CENTRO VOICES - Newsletter

Centro Voices | Vol 3, Issue 11


This week on Centro Voices, we have a special issue dedicated to "What's In A Name?" and what it means to represent. In our first article, we remember the legacy of Miriam Colón, who passed away last week. Her name carries the legacy of her accomplishments as both a noted actress and the founder of the Puerto Rican Traveling Theater. Next, we have a special reprint of an essay by George Colón who explores the meaning of his own name, and humorously reflects on the day an elementary teacher changed his name from Jorge to George. And lastly, former Centro researcher brings us stories of the Borinqueneers, the name of a Puerto Rican military unit that has finally begun to receive the attention they deserve and a proper legacy of courage and resilience. Stay tuned for more information on events related to the 100th anniversary of the Jones Act, and several scholarship opportunities for college students. Thanks for checking in! 

Last week, Miriam Colón passed away at the age of 80. Born in 1936, the Ponce native was a noted television, film, and stage actress; as well as founder and long time artistic director of the Puerto Rican Traveling Theater. Overall, she will be remembered as a pioneering figure and leading advocate of Puerto Rican and Latin American theatre in New York City. Here at Centro, we wanted to honor her legacy, yet allow Mrs. Colón to speak in her own words. Below, we’ve prepared an edited transcript...


“George?” Mrs. Ross, the teacher, called on the first day of school fifty-five years ago. When she got no answer, she peered from behind the roll book through her horn-rimmed glasses and called again. “George?”  Still no answer. Her eyes scanned a classroom of bewildered children and alighted on mine. You see, the name was spelled J-O-R-G-E and pronounced HOR-HEH. “From now it’s George,” she looked at me sternly. Eisenhower sat in the White House, God was still in his heaven, and between 8am and 3pm, the teacher reigned in the classroom, His representative on earth...


Pride and Courage, A Borinqueneers Story: Prologue & Chapter 1

The following story is adapted from Harry Franqui-Rivera's research into the history of the Borinqueneers, the renowned Puerto Rican military unit which was recently awarded the Congressional Gold Medal. Franqui-Rivera, a former researcher at the Center for Puerto Rican Studies, conducted interviews with members of this unit, and has created a fictionalized version of events which occurred during the Korean War. These war stories will consist of 10 chapters, serialized in the coming weeks...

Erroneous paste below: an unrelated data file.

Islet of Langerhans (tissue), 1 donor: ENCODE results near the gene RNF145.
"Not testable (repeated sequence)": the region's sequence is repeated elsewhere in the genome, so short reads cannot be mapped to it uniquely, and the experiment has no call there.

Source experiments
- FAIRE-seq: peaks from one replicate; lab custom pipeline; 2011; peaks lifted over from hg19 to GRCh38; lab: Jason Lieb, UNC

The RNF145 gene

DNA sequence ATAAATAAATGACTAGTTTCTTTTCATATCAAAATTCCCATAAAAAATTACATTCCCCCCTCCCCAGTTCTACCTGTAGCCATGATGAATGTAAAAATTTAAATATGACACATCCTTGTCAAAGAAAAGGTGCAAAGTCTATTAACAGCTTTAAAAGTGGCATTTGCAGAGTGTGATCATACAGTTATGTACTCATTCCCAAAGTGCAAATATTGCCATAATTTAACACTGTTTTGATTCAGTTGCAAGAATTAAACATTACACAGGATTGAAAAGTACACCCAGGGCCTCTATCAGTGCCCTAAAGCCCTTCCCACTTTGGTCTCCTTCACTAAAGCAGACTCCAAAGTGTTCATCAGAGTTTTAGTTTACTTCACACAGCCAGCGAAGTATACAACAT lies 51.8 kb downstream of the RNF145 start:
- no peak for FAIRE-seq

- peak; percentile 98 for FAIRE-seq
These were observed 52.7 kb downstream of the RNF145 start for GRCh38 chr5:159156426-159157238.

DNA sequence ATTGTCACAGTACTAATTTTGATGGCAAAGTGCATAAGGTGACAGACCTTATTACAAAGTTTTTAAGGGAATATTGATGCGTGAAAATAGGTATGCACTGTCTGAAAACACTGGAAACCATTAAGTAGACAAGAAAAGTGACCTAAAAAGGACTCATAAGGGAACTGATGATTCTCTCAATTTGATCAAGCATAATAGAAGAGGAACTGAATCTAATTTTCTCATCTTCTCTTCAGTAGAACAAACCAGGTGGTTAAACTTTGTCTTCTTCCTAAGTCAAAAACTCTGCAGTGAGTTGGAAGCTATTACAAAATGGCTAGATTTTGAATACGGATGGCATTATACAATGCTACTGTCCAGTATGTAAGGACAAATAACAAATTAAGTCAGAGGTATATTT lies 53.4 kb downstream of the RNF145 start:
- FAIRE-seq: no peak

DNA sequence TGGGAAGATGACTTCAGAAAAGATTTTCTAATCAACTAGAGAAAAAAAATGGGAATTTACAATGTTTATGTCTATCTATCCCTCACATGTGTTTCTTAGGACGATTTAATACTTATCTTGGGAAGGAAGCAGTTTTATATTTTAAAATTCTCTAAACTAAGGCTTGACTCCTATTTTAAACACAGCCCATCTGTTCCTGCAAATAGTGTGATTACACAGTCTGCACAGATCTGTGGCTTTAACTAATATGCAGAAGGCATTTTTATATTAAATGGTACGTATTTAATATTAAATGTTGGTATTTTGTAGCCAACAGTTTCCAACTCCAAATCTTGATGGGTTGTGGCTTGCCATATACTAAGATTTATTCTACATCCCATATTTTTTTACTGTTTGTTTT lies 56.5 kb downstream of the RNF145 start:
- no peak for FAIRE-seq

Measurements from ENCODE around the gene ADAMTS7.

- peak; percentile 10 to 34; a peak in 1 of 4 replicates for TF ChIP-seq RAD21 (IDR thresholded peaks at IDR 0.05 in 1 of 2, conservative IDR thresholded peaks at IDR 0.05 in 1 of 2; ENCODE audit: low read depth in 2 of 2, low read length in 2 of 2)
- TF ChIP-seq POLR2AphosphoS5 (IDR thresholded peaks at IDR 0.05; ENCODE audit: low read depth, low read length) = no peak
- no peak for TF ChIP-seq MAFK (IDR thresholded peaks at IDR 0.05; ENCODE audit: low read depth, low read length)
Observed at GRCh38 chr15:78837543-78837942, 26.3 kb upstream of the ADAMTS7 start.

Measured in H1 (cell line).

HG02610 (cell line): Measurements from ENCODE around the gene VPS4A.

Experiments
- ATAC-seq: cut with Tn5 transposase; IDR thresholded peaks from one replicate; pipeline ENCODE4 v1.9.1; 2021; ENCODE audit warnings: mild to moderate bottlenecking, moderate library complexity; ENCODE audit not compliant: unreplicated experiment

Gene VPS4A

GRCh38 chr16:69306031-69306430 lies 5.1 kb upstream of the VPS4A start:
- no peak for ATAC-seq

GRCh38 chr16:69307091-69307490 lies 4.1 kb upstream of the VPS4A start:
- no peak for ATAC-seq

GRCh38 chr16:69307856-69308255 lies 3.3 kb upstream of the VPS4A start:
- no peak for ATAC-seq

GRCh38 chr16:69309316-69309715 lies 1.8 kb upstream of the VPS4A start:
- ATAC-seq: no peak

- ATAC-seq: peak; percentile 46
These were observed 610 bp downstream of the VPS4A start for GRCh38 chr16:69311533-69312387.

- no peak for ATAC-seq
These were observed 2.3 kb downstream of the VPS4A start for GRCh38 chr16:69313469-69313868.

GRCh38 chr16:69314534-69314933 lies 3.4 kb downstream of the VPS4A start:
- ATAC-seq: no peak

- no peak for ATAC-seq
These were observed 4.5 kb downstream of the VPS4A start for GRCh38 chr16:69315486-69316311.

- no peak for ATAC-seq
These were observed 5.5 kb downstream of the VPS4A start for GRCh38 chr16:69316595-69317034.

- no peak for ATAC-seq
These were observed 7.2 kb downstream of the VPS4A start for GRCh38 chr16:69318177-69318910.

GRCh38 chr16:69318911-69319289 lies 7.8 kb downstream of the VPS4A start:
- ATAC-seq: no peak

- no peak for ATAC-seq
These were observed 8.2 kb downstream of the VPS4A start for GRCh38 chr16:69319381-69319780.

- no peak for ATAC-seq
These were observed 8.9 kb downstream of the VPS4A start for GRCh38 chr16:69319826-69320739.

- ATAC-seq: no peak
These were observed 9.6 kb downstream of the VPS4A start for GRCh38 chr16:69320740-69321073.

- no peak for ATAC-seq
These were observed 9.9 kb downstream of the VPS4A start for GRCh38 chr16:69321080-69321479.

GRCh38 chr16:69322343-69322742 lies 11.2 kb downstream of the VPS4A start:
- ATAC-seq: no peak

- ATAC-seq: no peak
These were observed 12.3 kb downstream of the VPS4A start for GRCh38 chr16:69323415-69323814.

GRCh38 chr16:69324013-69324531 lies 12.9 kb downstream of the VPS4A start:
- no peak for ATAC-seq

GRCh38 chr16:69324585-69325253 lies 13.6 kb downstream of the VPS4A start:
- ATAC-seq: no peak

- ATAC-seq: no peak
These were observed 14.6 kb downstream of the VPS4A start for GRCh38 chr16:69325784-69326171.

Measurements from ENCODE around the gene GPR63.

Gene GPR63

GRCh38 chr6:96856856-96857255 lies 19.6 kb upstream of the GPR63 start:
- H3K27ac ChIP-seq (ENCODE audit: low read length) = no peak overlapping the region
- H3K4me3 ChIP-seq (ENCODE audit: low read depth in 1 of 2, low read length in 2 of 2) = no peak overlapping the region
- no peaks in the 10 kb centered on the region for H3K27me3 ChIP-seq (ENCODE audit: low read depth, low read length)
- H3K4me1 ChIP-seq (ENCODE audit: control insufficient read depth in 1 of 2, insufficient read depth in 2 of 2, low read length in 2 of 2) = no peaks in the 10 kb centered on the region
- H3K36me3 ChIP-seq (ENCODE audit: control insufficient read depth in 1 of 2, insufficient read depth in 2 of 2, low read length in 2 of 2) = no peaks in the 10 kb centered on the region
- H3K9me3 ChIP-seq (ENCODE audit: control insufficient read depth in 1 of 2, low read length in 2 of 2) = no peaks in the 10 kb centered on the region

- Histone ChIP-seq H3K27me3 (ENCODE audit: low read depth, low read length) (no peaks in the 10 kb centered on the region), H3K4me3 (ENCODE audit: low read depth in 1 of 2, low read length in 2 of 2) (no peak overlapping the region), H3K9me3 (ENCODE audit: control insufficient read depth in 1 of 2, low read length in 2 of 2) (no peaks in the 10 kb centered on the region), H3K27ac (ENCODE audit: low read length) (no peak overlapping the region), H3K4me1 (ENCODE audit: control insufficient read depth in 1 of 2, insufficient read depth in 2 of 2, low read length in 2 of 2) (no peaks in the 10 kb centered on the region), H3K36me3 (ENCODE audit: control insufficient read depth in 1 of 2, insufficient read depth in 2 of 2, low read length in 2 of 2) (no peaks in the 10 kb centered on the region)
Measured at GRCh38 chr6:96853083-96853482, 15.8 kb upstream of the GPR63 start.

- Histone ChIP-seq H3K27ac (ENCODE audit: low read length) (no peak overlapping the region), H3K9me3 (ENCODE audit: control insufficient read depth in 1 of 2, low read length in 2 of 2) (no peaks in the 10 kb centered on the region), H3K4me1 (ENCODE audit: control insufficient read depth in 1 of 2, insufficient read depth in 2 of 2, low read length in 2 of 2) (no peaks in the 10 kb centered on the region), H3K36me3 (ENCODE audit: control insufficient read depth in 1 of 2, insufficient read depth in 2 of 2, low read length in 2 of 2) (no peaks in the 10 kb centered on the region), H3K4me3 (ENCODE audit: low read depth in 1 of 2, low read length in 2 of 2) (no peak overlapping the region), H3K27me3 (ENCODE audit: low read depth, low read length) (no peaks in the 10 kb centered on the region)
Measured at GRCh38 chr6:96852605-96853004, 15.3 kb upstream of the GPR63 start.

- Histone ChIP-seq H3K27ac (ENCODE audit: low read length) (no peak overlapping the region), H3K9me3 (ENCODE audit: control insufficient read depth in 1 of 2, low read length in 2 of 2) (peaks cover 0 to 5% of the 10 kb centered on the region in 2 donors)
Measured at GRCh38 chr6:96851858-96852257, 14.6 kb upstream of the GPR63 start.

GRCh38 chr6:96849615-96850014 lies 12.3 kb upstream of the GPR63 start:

Save The Date: 100 Years of Puerto Rican American Citizenship

The Jones Act of 1917 provided for the collective naturalization of the residents of Puerto Rico. Congress subsequently enacted a "birthright" provision in the Nationality Act of 1940 granting a native-born status to Puerto Ricans. Yet, many policymakers in the U.S. and Puerto Rico erroneously believe or deceivingly propose that U.S. citizenship for island-born Puerto Ricans residing in Puerto Rico is contingent upon the resolution of the territorial status of Puerto Rico. In the special  Jones Act 100th Anniversary issue of CENTRO: The  Journal of the Center for Puerto Rican Studies, University of Connecticut Professor Charles Venator-Santiago and other experts demonstrate that Puerto Ricans' U.S. Citizenship is permanent and irreversible...  


Funded by a generous grant from The Coca Cola Foundation, this new 369th Experience Student Band will be taught the history and repertoire of the original Harlem Hell Fighters Band and will retrace their steps of the, performing the band's repertoire at centennial celebrations in New York City; Brest and Paris, France; and a host of other historical locales. The deadline has been extended. Students who apply may be elegible for a scholarship of $1,500.

For more information on the project and to learn about the application project, click here.


NYLPRW Accepting Submissions for 2017 College Award Scholarship

The New York League of Puerto Rican Women is currently accepting applications for our 2017 CollegeAwards. These scholarships are granted annually to undergraduate Puerto Rican women selected for their academic excellence and service to the community. Applicants must send, by the deadline date of May 26, 2017, a completed College AwardApplication form to our address listed on the application, and an email copy to Rozmed@aol.com


Centro Voices

Centro Voices is open for rolling submissions for paid contributors! Send your work (800-1,500 words) along with any additional queries to centrovo@hunter.cuny.edu

We're looking to publish work related to the Puerto Rican experience here in the United States, including:

*Book reviews on Puerto Rican texts (fiction, non-fiction, poetry, academic)
*Puerto Rican cultural or historical essays
*Interviews with Puerto Rican artists (music, film, literature, etc.)
*Photo Essays focusing on Puerto Rican community and culture
*Community reporting cultural events or on organizations serving Puerto Rican neighborhoods 

That’s it for this week. Stay tuned for more articles, more news, and more updates on all things related to the Puerto Rican diaspora!


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